With Dave in the van, we headed out for our last show which was the Alternative Tentacles showcase taking place in a huge, weird gumbo restaurant. I was pretty excited about this show as Jello was going to be doing some spoken word and I hadn't seen him do his thing since I was 15, and we were also being joined by long time Seattle friends Blood Hag and San Francisco's amazing Ludicra. Blood Hag's set was the familiar science fiction lesson via volume and impact, and right as they finished up my friend and boss from Neumos in Seattle (Mr. Mike Meckling) showed up to say hi and bought us a round of courage before we hit the stage. Our set went pretty well and we had a good time. Afterwards I saw a tall, skinny guy with a baseball hat at the front of the stage doing the "please come talk to me" stance, eagerly looking at us. I went over and said hello, he was all "You guys kick ass!" and I was all "Thanks!". He was wearing a shirt that said "Sex, Drugs, and Dungeons & Dragons" and I immediately complimented him on it, showing him my d20 tattoo. He was stoked and got a friend to take a picture of us together, his shirt and my tattoo. When this happened a bunch of other "press type" people started taking pictures as well, which I immediately wrote off as bored photographers on assignment taking an ironic snap-shot of D&D nerds bonding at a rock show, destined for their fridge as opposed to the organizations they represented. He left and then a friend approached me and said "That was Tom Morrello from Rage Against the Machine." I imploded. I walked over to Nat who was packing up his drums, star struck worse than the time Tad Doyle barged into our practice space to tell us "Keep on cookin' what's cookin'." and said to Nat "Tom Morrello from Rage Against the Machine just told me our band kicks ass..." We kind of just walked around all stupid for a bit. It was an awesome and totally unexpected compliment. After us was Ludicra, and it was a great show even though they didn't play Aging Ghost despite my incessant banter from the crowd. I hadn't seen them since our last show together in 2002 (I think) and they are still pummeling and brutal. Post show we started a long and fruitless quest for a party. We walked all the way down 4th to the Kemado party and were rejected at the gate, so instead of leaving we loitered and managed to say hi to Tony and Chris from Lords. It was about 4am at this point so we gave up and went back to Michelle's hotel and did the sardine thing again.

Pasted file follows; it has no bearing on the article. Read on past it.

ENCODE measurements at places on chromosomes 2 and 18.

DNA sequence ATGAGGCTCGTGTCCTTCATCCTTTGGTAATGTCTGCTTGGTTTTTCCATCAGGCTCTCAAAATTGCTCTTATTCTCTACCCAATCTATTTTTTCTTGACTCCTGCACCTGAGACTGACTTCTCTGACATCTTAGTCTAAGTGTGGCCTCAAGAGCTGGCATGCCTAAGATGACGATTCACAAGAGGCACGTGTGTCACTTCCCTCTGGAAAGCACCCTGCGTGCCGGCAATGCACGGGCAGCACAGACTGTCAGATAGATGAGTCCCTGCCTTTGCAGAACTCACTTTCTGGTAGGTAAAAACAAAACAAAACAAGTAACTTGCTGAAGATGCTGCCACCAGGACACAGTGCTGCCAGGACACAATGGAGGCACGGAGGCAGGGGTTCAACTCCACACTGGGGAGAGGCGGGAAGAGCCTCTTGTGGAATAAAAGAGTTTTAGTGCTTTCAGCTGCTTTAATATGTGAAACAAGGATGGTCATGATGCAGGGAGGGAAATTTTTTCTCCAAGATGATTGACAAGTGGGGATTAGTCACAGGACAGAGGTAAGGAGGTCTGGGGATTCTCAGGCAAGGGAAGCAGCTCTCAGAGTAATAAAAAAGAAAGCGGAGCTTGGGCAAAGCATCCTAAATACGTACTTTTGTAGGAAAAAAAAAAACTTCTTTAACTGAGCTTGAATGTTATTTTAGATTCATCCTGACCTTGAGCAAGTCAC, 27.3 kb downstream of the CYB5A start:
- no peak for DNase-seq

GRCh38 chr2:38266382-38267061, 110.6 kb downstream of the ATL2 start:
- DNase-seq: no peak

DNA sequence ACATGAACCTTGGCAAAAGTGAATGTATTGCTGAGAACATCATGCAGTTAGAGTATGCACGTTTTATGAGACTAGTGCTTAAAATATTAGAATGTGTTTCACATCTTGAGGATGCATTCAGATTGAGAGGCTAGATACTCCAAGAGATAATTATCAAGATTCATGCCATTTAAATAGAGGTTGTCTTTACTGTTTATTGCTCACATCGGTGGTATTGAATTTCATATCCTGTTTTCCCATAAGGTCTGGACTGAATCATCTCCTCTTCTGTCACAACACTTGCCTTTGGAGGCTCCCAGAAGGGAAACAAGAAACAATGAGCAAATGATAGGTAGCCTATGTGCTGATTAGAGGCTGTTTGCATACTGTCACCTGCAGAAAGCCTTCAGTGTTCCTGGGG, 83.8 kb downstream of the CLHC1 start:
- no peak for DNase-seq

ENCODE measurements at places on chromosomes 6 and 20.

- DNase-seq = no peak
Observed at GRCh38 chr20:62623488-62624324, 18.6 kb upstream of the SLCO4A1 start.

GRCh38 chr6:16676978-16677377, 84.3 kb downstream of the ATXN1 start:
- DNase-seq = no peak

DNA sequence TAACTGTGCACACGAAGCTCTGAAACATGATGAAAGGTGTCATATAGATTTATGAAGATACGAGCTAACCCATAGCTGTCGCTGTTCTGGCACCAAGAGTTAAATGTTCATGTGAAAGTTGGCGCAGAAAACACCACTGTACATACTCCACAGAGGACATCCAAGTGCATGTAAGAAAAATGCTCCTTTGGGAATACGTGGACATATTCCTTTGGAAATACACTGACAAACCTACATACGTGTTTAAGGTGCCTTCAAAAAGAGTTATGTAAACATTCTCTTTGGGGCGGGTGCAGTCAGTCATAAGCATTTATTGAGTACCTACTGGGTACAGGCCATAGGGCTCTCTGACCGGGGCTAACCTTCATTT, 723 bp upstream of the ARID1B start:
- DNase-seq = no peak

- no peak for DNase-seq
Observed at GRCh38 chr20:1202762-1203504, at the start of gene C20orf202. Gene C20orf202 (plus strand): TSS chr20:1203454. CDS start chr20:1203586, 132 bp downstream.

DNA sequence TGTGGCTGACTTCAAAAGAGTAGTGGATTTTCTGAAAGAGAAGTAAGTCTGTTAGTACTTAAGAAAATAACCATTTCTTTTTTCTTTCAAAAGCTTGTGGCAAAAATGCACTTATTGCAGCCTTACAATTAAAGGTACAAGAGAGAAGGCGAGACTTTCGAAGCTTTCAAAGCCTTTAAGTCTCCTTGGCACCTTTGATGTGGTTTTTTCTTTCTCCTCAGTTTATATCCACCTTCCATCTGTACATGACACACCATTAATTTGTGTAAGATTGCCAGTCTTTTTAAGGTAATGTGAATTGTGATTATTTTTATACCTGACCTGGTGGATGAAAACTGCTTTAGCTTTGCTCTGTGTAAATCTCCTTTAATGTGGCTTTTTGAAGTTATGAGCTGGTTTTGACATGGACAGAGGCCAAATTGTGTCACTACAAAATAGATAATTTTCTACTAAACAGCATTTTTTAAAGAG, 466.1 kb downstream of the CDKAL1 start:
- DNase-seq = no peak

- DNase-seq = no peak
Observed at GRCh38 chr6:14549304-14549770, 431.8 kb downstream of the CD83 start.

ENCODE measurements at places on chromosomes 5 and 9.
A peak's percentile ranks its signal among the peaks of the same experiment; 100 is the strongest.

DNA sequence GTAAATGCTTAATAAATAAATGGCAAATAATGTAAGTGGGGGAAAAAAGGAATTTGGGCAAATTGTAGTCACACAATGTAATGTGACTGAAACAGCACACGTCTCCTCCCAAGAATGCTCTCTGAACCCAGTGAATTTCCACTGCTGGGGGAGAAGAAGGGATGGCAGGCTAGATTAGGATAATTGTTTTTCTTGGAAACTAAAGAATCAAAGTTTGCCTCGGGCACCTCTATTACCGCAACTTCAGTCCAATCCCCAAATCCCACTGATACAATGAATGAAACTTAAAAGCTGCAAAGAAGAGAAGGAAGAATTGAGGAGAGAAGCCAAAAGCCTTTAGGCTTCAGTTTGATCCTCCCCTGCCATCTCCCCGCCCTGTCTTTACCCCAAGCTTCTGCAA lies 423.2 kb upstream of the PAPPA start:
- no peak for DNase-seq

After a few quick errands we were off to Shreveport, Louisiana for a house show with The Prayers, featuring long time friends Brandon and Brian formerly of The Plot to Blow Up the Eiffel Tower. The Prayers were a great throwback to 50's and 60's pop rock, think early Beatles and The Kinks. While they were great, I don't think they'll have much luck winning over The Plot's old fan base as they are entirely devoid of anything "sass", and that crowd laps up the sass like it's free slurpee day at 7-11. The turn out was weak but we made the best of it and went to bed swimming in High Life.